International Business Machines edged past old rival Microsoft Corp in market value for the first time since April 1996, marking the latest twist in the fluctuating fortunes of two of the world's most storied technology companies.
The move marks another unhappy milestone for Microsoft, which has failed to persuade investors that it can dominate the future of technology as it did in the past, and has seen its share price stagnate over the past decade.
An investor putting $100,000 into both stocks 10 years ago would now have about $143,000 in IBM stock and about $69,000 in Microsoft stock.
Microsoft is now the third-largest U.S. tech company by market value, after a resurgent Apple Inc roared past a year ago to take first place.
IBM ruled the computer industry for decades until it hired the tiny, unknown Microsoft to provide an operating system for its new range of personal computers in the early 1980s.
Bill Gates parlayed that breakthrough into industry dominance -- proving his theory that software would be more valuable than hardware -- so that by the end of 1999, Microsoft's market value was three times that of IBM's, and bigger than any other U.S. company.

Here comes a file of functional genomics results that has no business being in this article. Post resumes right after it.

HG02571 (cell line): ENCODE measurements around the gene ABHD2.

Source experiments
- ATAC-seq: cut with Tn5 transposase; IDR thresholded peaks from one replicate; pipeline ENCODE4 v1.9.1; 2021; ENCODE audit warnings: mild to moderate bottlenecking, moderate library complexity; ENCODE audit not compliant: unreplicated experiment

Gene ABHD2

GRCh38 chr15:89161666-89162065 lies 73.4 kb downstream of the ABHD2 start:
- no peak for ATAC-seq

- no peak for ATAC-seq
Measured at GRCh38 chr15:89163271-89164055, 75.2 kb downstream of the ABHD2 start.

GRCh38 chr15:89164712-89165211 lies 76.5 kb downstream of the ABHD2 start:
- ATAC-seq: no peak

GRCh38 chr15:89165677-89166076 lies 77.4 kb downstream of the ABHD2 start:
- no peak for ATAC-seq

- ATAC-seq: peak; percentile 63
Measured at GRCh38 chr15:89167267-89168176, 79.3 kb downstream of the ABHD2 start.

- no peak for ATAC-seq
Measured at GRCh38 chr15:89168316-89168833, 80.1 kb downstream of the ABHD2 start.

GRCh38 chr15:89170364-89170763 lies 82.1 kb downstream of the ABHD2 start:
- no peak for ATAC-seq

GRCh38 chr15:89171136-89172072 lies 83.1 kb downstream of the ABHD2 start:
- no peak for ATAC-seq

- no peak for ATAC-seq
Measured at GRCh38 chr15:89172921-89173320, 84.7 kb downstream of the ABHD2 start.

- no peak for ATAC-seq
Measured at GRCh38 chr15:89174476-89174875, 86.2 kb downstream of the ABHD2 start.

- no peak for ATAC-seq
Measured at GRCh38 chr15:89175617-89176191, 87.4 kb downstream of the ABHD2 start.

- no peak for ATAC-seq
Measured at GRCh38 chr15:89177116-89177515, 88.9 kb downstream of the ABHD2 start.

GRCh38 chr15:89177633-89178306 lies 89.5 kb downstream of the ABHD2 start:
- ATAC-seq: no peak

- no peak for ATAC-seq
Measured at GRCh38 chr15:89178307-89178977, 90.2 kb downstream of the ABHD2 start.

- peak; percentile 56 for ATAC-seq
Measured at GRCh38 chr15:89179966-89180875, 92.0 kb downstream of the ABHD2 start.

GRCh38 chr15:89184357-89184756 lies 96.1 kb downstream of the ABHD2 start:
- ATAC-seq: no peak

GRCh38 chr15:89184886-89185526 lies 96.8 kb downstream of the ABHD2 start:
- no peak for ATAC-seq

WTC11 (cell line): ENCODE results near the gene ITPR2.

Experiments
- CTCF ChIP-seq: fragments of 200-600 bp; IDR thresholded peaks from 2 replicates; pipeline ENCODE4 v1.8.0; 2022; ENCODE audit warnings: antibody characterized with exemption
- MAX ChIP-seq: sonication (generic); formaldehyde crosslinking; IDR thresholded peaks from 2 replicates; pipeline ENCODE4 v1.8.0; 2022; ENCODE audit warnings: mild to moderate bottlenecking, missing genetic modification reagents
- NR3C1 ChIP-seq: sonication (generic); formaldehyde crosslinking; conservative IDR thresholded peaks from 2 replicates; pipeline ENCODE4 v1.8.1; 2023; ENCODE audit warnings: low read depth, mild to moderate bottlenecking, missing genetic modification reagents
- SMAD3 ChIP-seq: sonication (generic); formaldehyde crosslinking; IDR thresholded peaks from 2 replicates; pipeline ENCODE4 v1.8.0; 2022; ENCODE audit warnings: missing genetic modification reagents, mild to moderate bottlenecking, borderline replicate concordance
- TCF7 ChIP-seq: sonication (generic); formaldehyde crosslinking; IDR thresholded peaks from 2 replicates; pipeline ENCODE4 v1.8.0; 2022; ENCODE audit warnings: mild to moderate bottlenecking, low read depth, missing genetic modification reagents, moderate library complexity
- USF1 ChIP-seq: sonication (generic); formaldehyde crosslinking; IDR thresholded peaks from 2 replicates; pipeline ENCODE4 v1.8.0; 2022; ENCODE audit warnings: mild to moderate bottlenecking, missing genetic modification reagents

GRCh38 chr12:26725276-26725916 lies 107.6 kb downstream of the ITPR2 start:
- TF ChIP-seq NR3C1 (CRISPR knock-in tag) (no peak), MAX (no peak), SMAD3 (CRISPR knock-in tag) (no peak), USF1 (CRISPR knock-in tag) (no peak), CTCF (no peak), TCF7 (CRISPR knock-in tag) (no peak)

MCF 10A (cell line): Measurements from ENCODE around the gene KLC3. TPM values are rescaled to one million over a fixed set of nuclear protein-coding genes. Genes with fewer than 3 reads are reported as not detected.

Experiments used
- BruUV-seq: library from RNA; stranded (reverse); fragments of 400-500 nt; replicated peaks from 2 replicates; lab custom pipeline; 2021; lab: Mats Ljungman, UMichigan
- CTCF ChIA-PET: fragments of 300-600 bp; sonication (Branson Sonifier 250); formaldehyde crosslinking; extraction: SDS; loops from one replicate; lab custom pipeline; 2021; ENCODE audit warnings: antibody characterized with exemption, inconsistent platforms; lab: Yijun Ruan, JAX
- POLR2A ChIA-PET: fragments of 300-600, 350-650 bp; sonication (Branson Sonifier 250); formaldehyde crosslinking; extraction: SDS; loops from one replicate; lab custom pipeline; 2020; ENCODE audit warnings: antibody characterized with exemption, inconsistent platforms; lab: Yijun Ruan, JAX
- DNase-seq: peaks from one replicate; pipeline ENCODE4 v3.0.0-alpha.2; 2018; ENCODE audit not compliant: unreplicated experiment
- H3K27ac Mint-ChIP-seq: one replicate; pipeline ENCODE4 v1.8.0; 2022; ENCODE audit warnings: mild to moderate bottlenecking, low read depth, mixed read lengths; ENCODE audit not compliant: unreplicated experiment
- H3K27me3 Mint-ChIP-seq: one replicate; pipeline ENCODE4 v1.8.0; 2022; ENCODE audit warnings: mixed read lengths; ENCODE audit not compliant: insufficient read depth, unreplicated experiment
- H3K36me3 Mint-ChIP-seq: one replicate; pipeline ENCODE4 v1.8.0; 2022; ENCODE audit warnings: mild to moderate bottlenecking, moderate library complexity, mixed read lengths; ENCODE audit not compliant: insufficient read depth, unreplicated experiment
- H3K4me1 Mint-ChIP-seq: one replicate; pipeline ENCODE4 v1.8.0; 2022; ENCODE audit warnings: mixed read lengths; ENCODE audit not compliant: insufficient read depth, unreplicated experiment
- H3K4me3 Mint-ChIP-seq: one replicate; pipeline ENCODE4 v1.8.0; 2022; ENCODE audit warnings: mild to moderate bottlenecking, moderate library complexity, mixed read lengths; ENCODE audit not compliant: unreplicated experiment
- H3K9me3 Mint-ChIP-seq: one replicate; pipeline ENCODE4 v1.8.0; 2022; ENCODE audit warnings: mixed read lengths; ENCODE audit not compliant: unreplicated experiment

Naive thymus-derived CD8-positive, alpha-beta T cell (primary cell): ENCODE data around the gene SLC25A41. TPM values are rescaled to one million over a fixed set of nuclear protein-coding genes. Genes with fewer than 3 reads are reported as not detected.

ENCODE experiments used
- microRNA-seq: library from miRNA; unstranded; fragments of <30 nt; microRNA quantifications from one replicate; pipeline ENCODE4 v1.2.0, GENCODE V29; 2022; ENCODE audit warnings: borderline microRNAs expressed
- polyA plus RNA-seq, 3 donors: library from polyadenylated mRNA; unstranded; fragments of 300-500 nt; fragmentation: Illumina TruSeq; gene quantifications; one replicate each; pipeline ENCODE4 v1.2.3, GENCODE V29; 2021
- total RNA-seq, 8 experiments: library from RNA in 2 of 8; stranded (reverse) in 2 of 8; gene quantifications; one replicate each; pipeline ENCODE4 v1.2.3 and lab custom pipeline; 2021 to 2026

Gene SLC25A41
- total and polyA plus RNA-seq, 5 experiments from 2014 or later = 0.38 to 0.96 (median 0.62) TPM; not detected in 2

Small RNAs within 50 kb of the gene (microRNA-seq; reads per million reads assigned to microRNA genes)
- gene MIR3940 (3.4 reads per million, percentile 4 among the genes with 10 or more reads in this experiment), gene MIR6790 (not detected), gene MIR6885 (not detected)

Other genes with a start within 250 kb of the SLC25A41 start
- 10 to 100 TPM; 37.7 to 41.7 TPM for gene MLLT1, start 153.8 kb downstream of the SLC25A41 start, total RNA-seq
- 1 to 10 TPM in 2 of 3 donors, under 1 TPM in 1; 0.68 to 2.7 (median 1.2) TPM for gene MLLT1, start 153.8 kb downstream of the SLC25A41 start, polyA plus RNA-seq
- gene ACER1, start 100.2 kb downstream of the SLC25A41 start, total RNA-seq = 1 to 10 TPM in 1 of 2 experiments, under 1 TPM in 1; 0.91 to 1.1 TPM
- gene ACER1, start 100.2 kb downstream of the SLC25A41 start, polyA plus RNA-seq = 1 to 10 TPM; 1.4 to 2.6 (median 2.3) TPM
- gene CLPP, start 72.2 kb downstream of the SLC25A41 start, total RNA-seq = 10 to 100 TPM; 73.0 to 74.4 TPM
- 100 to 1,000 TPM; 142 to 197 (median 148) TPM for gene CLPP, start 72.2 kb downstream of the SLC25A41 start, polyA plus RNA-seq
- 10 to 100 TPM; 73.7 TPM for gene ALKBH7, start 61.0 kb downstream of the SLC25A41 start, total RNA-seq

Throughout Seattle-based Microsoft's rise, IBM was pilloried as an old-fashioned, immobile Goliath that could not keep up with the computing revolution. The Armonk, New York-based company known as Big Blue was losing billions of dollars a year in the early 1990s and was close to a break-up before a turnaround engineered by CEO Louis Gerstner.
Since the Internet technology bubble burst in 2000, the tables have been reversed. Despite more than doubling sales and profit in the last 10 years, Microsoft's stock has stalled, leading to criticism of CEO Steve Ballmer's 11 years at the helm.
Although it still dominates the operating system market, Microsoft lost out to Google Inc in the new market for Internet advertising, let Apple lead the way in smartphones and tablet computing, and is struggling to make an imprint on the popular web in the way of Facebook or Twitter.
In the meantime, IBM has refashioned itself as a specialist in business software, servers and consulting, jettisoning its PC business along the way, under the leadership of Sam Palmisano since 2002.
According to Reuters data, Apple's market value stood at $309.2 billion on Monday, IBM at $203.8 billion and Microsoft at $203.7 billion.
IBM is now ranked fourth in terms of market value in the United States, behind oil giant Exxon Mobil Corp at $397.4 billion, Apple, and industrial and finance conglomerate General Electric Co at $205.6 billion.
IBM shares ended down 1.1 percent at $168.26 while Microsoft fell 1.3 percent to $24.17.
(Additional reporting by David Gaffen and Rodrigo Campos in New York; Editing by Phil Berlowitz and Tim Dobbyn)